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The Creation of Hell on Earth : GOD'S CHINESE SON: The Taiping Heavenly Kingdom of Hong Xiuquan by Jonathan D. Spence; W.W. Norton & Co. $27.50, 400 pages


The historian Jonathan D. Spence tells in gripping detail a story he calls "as strange as any in Chinese history," the tale of Hong Xiuquan and his Taiping Heavenly Kingdom.

In the 1830s this son of a modest farming family in south China encountered some strands of Christian doctrine introduced to China in Chinese by Protestant missionaries.

"Some intersection of Hong's own mind and the pulse of the time," Spence writes, "led him to a literal understanding of elements of this newly encountered religion, so that the Christian texts he read convinced him that he was the younger brother of Jesus, imbued by his Father God with a special destiny to rid China of the conquering Manchu demon race, and to lead his chosen people to their own Earthly Paradise."

By the 1840s he had an army of the "God-worshiping faithful"; by the 1850s it had become the Taiping (Great Peace) Heavenly Army; and, with Hong at its head "he fought his destructive yet triumphant way through southern and central China, until in 1853 his forces seized the mighty Yangzi River city of Nanjing (Nanking).

"Here, in a community that was at once scriptural, imagined and rooted in the soil, they created their Taiping New Jerusalem, which remained their base of 11 years until in 1864--after 20 million people or more in the regions under their sway lost their lives in battle or from starvation--Hong and the remnants of his army perished in their turn from famines, fire and sword." Spence's telling the story in the present tense gives it a lively urgency that helps convey a sense of the turbulent flux in which some 450 million people lived under the decaying Qing dynasty while it was increasingly assaulted by ideas, commerce and arms from the West.

Spence says his purpose is to understand the mind of Hong Xiuquan as best he can and to fathom how this man had "such an astonishing impact on his country for so many years."

The portrait he draws of Hong as a young man (described in his own words and those of others) is attractive. He walks about the countryside, teaching and winning converts. As he works out his special religion, he exhibits a charming naivete.

But what begins as a communal life of simplicity and equity for his followers becomes increasingly hierarchical. He and the top leaders in his rapidly growing movement give themselves fancy robes and titles the rest cannot have. Preaching strict sexual abstinence for the masses, Hong takes one concubine after another and fathers many children. He becomes increasingly stern and punishes the least infractions with multitudinous beheadings and terrible lashings.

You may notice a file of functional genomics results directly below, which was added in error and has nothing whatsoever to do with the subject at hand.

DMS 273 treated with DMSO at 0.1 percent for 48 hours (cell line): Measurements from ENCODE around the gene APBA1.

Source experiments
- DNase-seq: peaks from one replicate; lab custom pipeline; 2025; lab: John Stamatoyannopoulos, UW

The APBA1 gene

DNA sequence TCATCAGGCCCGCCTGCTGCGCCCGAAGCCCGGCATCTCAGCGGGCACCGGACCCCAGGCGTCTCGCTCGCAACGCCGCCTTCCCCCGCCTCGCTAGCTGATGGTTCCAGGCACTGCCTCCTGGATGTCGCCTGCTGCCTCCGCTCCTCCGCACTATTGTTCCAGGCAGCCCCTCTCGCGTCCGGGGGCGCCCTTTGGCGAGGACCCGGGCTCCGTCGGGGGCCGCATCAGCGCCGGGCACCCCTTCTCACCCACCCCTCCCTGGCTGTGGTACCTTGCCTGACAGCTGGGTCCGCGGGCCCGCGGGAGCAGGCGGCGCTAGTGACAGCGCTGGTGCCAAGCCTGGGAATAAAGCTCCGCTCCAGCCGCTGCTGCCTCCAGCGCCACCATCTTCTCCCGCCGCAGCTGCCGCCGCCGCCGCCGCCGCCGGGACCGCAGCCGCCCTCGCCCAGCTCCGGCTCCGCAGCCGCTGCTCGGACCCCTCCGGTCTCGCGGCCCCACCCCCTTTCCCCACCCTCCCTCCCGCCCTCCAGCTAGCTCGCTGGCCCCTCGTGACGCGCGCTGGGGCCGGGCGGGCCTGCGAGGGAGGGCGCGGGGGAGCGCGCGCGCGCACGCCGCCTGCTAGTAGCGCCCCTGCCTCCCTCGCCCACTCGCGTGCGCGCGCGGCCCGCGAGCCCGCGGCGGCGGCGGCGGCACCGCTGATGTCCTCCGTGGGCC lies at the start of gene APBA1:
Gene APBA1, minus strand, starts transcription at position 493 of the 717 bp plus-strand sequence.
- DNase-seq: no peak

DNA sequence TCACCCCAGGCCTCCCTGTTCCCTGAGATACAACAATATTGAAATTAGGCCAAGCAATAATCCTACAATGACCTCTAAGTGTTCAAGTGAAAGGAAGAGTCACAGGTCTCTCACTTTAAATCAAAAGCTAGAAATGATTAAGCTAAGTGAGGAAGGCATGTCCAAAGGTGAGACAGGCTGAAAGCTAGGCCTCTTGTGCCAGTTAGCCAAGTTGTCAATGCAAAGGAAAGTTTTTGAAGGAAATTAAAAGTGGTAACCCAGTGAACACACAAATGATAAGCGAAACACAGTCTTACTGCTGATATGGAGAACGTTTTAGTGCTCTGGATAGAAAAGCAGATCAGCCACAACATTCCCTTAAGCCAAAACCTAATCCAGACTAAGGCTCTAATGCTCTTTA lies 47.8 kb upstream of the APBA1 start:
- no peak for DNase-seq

As the years go by, Hong withdraws from sight, concentrating on theological questions. Was Jesus man or God? Was God corporeal? (Hong had been to heaven and seen him.) And the Qing forces gather strength, harassing, then slowly conquering, the huge area of central and south China, home to 30 million, where the Taiping more or less held sway. Their end is terrible.

Spence lets his narrative speak for itself. He leaves the drawing of conclusions to the reader.

They are, I think, obvious and sobering. Strict and regimented adherence to an abstract ideal of human society, rather than bringing about a promised heaven on earth, will more likely produce hell on earth for actual men and women.

For corroboration you need look no further than China's experience with another Western import, Marxist communism.

But the analogy need not be confined to China. The long history of ferocious religious wars in Europe and Asia about imposing on others the True Faith and exterminating the Infidel suggests the wisdom of never abandoning some skepticism about the certainty of one's convictions.

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